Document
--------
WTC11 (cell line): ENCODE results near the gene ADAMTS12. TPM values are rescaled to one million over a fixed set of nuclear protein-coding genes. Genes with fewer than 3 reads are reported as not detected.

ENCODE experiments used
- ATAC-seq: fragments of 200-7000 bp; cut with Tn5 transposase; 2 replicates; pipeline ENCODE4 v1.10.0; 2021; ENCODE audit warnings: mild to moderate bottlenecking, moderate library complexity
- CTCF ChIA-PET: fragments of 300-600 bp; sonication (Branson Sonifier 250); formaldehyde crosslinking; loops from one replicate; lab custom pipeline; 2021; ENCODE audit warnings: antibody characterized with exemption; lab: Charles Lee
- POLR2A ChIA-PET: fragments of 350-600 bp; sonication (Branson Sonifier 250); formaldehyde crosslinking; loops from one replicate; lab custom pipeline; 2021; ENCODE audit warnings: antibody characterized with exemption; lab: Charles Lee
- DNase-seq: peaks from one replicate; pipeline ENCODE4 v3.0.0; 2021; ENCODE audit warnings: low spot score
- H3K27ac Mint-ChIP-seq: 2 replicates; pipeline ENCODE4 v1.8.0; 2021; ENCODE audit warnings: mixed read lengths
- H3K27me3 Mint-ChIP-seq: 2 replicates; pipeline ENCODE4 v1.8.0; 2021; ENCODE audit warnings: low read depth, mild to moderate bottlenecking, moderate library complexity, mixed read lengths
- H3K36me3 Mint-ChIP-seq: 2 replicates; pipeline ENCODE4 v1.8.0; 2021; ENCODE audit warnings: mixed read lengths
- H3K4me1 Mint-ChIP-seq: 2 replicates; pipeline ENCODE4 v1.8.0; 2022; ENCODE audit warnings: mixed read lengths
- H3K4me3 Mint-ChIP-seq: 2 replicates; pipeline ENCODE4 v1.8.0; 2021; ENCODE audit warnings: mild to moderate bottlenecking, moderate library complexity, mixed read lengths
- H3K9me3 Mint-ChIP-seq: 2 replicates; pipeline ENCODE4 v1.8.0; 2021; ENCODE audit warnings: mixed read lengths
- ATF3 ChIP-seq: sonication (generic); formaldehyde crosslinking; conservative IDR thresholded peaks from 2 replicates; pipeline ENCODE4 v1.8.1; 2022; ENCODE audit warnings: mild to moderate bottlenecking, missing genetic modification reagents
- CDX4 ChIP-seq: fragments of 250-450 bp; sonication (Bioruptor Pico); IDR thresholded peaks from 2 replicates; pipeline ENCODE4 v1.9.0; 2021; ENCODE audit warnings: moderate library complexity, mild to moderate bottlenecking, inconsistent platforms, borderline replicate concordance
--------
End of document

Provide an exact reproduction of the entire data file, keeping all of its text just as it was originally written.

WTC11 (cell line): ENCODE results near the gene ADAMTS12. TPM values are rescaled to one million over a fixed set of nuclear protein-coding genes. Genes with fewer than 3 reads are reported as not detected.

ENCODE experiments used
- ATAC-seq: fragments of 200-7000 bp; cut with Tn5 transposase; 2 replicates; pipeline ENCODE4 v1.10.0; 2021; ENCODE audit warnings: mild to moderate bottlenecking, moderate library complexity
- CTCF ChIA-PET: fragments of 300-600 bp; sonication (Branson Sonifier 250); formaldehyde crosslinking; loops from one replicate; lab custom pipeline; 2021; ENCODE audit warnings: antibody characterized with exemption; lab: Charles Lee
- POLR2A ChIA-PET: fragments of 350-600 bp; sonication (Branson Sonifier 250); formaldehyde crosslinking; loops from one replicate; lab custom pipeline; 2021; ENCODE audit warnings: antibody characterized with exemption; lab: Charles Lee
- DNase-seq: peaks from one replicate; pipeline ENCODE4 v3.0.0; 2021; ENCODE audit warnings: low spot score
- H3K27ac Mint-ChIP-seq: 2 replicates; pipeline ENCODE4 v1.8.0; 2021; ENCODE audit warnings: mixed read lengths
- H3K27me3 Mint-ChIP-seq: 2 replicates; pipeline ENCODE4 v1.8.0; 2021; ENCODE audit warnings: low read depth, mild to moderate bottlenecking, moderate library complexity, mixed read lengths
- H3K36me3 Mint-ChIP-seq: 2 replicates; pipeline ENCODE4 v1.8.0; 2021; ENCODE audit warnings: mixed read lengths
- H3K4me1 Mint-ChIP-seq: 2 replicates; pipeline ENCODE4 v1.8.0; 2022; ENCODE audit warnings: mixed read lengths
- H3K4me3 Mint-ChIP-seq: 2 replicates; pipeline ENCODE4 v1.8.0; 2021; ENCODE audit warnings: mild to moderate bottlenecking, moderate library complexity, mixed read lengths
- H3K9me3 Mint-ChIP-seq: 2 replicates; pipeline ENCODE4 v1.8.0; 2021; ENCODE audit warnings: mixed read lengths
- ATF3 ChIP-seq: sonication (generic); formaldehyde crosslinking; conservative IDR thresholded peaks from 2 replicates; pipeline ENCODE4 v1.8.1; 2022; ENCODE audit warnings: mild to moderate bottlenecking, missing genetic modification reagents
- CDX4 ChIP-seq: fragments of 250-450 bp; sonication (Bioruptor Pico); IDR thresholded peaks from 2 replicates; pipeline ENCODE4 v1.9.0; 2021; ENCODE audit warnings: moderate library complexity, mild to moderate bottlenecking, inconsistent platforms, borderline replicate concordance